• At some point (this was in the Prado) my guidebook proved insufficient for the spatial navigation i.e. the instructions it gave me for moving from one room to another were outdated since the paintings had been moved around (obviously). So I picked up a floor plan, which had a map of the rooms with the painter(s) each room was dedicated to. I used the guidebook to find the next painting I wanted to see, the plan to figure out where I was and where I wanted to go, all the while looking at the paintings I was surrounded by to figure out which room I was in. -- it seems complicated to explain it but moving back-and-forth between these things proved surprisingly easy. I think a similar process takes place when we are trying to find our way in an unfamiliar place in our day-to-day life.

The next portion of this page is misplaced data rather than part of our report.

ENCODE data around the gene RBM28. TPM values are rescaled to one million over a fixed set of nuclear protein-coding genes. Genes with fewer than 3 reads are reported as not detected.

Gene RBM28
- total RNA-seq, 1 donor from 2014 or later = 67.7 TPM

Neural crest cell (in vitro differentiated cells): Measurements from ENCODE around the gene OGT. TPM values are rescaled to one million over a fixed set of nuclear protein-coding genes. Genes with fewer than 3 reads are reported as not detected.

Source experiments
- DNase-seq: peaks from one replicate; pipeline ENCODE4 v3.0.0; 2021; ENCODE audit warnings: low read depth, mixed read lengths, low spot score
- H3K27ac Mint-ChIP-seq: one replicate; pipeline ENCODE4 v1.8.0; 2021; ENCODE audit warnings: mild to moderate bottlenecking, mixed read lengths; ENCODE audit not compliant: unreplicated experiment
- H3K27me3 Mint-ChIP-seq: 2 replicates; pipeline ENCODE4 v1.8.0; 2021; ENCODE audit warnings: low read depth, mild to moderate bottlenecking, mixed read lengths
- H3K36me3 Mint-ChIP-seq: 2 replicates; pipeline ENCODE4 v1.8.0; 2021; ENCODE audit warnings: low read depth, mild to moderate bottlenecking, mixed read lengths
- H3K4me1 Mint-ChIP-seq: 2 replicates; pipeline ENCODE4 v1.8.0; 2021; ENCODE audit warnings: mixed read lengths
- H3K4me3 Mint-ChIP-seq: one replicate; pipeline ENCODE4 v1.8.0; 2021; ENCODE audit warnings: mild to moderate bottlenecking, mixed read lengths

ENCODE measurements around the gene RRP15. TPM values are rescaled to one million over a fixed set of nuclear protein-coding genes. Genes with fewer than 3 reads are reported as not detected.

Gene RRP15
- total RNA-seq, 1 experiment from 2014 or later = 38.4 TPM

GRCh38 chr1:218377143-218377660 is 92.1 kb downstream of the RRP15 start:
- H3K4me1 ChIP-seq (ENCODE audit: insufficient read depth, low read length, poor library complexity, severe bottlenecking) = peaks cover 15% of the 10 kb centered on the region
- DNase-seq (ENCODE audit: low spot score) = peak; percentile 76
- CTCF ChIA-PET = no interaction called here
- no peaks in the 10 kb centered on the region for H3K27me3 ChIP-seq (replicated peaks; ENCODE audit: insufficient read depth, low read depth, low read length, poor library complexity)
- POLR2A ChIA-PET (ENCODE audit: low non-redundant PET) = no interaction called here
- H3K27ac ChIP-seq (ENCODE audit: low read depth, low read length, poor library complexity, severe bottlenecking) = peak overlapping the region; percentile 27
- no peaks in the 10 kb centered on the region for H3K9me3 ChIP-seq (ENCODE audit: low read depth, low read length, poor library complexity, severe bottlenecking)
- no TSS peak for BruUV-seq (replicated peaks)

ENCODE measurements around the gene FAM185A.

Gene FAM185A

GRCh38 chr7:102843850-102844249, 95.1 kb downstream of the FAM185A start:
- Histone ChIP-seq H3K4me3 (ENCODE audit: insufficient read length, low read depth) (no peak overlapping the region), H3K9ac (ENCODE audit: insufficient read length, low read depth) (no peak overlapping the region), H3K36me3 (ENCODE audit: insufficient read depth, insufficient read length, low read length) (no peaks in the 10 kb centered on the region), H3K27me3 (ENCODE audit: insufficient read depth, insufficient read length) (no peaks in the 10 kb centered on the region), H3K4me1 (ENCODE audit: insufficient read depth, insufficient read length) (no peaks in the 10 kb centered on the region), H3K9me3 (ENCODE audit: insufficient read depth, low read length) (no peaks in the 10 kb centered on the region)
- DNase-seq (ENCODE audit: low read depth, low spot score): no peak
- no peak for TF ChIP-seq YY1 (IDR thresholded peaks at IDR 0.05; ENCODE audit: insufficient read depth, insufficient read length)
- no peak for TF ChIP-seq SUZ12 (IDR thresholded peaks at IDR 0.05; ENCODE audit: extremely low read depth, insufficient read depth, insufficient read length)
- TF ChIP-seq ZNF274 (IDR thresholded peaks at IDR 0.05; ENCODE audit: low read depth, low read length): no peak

So where is this leading? Nowhere, really. And are there any takeaway points?

  • One comes to mind: guidebooks should be designed keeping in mind that the best way for a person to use them is in-situ, in the process of sightseeing. And since my guidebook served the purpose so well, I am guessing they already are designed that way.
  • For me at least, sightseeing became much more productive when it was directed than when it was random. I remember much more from this trip than I do from all of my others combined. It was because I had the guidebook with me so I had a name to go for every street I walked on and perhaps names help you remember better? Or to turn the argument slightly around, when I look at the guidebook today, after the trip, the images in my mind combine with the words on the page and the memory gets solidified. Or something. Sorry for the mixed metaphors but I haven't found a technical way of saying what I want to say.
That's all! More points about navigation to come later.